Many of us stare at the side panel of our cereal in the morning and have more questions than answers about the vitamins and minerals we’re consuming: What do they do? How much do I need? How can I add it to my diet? To help you out, here’s a breakdown on sodium that will answer your most important questions.
For health and practical reasons, you can’t remove sodium completely from your diet. It plays a part in keeping fluids balanced, sending nerve impulses, and using your muscles, according to the Mayo Clinic. The problem comes when you take in excess sodium your kidneys can’t remove it. The Mayo Clinic describes the detrimental process: “Because sodium attracts and holds water, your blood volume increases, which makes your heart work harder and increases pressure in your arteries.” This phenomenon paves the way for cardiovascular issues such as hypertension, heart disease and stroke.
An overabundance of sodium can cause the body to store more fat, making your cells denser. It makes you feel hungrier and thirstier, which can both contribute to increased calorie intake. Salt also creates inflammation, which impedes oxygen flow throughout the body and ultimately impairs your metabolism. After many years of overindulging in salt, the body’s electrical systems (heart and brain) can experience severe trauma (heart attack and stroke).
It’s Not All Bad
Sodium serves important functions in the body. It regulates body water content because water is naturally attracted to sodium. Abundant in the body, sodium helps regulate the electrical activity of excitable cells such as muscle and neurons. It is very well absorbed from the digestive tract.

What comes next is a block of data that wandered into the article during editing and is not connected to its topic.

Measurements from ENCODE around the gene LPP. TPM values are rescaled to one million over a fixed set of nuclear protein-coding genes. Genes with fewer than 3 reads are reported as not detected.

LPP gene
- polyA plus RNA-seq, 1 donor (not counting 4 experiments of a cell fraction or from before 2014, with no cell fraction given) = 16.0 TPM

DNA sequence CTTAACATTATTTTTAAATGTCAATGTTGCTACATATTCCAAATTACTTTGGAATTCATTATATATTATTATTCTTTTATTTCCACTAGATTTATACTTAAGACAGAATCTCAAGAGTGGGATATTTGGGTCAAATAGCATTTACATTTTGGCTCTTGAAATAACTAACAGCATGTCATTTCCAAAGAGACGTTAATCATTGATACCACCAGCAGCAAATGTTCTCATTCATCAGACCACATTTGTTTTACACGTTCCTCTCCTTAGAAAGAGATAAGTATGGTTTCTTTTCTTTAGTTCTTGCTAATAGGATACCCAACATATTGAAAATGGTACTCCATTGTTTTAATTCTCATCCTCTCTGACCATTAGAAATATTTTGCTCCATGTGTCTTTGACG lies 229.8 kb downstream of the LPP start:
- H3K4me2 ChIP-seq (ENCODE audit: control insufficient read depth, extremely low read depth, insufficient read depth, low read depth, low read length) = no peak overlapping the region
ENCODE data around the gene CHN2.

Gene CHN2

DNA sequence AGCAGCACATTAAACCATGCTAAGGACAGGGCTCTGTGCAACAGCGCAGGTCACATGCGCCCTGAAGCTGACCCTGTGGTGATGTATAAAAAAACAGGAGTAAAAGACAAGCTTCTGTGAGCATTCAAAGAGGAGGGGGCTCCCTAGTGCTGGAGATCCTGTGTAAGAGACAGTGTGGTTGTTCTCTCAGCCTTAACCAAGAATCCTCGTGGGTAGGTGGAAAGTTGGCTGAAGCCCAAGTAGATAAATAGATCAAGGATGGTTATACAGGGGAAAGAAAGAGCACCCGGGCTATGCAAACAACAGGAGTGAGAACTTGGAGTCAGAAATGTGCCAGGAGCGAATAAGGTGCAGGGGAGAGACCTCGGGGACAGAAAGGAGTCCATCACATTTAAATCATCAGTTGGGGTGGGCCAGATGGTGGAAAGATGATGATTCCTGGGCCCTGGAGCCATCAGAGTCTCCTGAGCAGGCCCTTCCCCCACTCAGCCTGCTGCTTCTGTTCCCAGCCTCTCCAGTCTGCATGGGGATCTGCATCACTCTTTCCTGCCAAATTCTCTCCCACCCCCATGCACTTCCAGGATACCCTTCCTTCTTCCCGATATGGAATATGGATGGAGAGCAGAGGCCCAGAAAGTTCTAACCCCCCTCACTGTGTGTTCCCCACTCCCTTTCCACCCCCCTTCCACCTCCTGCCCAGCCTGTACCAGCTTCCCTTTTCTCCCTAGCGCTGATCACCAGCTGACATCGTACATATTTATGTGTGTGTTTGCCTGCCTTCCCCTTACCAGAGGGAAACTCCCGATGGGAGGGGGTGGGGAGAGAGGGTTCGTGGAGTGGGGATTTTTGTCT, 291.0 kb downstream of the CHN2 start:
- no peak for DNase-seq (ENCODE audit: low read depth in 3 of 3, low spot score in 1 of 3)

Worth Your Salt
The Dietary Guidelines for Americans suggest no more than 2,300 milligrams per day of sodium for the average American, and no more than 1,500 mg if you are at least 51, African-American or live with conditions like hypertension, diabetes, or kidney disease. However, many Americans take in more than 3,000 mg and some even more than 4,000 mg a day. Where does all this sodium come from?
According to the Mayo Clinic, 70-80% of the sodium consumed in U.S. comes not from the salt shaker, but from packaged, processed, restaurant and store-bought foods. Only about 5% comes from salt added during cooking and about 6% comes from salt added at the table. Dining out can be fun and stress-free, but it’s hard to know how much sodium is being used when you’re not the one preparing your food. Even “low sodium” soy sauce is not necessarily low in sodium.
One of the best ways to control your sodium intake is to cook at home. It’s true that dairy products and vegetables contain small amounts of sodium, but you’ll be better able to control the ingredients of the food you prepare if you do it yourself. Here are some other great tips for reducing sodium in your cooking:
- Use herbs, citrus and salt-free spices to season your recipes
- Read nutrition labels on the foods you purchase to check their sodium content
- Drain and thoroughly rinse canned foods to reduce the amount of sodium in them
- If you must dine out, ask for salt-free or low-salt preparation from the chef and bring your own salt-free seasoning to spice up your meal
According to a study published in the New England Journal of Medicine, it wouldn’t take much to reduce the causes of heart disease, number of strokes and other health related problems. The study has shown that even a reduction in daily salt intake of just 1 gram (about 400 mg of sodium) would produce “large declines” in the rates of dangerous health events.
A Healthy Solution
One great way to make sure you’re receiving proper nutrition and watch your sodium intake is by taking Reliv products. Reliv Now®, Classic®, SoySentials®, Innergize!® and FibRestore® contain 3% or less of the recommended daily allowance (RDA). ProVantage® and Reliv Now® for Kids contain only 4% of the RDA, so can feel good about adding these supplements to your healthy, low-sodium diet.